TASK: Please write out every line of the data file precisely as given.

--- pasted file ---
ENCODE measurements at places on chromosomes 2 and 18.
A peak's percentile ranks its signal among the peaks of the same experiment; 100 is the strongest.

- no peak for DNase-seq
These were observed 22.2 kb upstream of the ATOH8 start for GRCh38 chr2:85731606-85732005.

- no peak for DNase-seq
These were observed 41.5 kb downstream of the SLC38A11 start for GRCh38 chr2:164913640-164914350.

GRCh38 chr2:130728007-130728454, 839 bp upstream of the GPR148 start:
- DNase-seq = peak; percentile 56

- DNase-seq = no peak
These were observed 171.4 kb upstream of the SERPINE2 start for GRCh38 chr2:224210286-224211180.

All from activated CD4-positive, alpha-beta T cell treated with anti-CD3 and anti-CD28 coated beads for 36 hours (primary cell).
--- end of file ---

ENCODE measurements at places on chromosomes 2 and 18.
A peak's percentile ranks its signal among the peaks of the same experiment; 100 is the strongest.

- no peak for DNase-seq
These were observed 22.2 kb upstream of the ATOH8 start for GRCh38 chr2:85731606-85732005.

- no peak for DNase-seq
These were observed 41.5 kb downstream of the SLC38A11 start for GRCh38 chr2:164913640-164914350.

GRCh38 chr2:130728007-130728454, 839 bp upstream of the GPR148 start:
- DNase-seq = peak; percentile 56

- DNase-seq = no peak
These were observed 171.4 kb upstream of the SERPINE2 start for GRCh38 chr2:224210286-224211180.

All from activated CD4-positive, alpha-beta T cell treated with anti-CD3 and anti-CD28 coated beads for 36 hours (primary cell).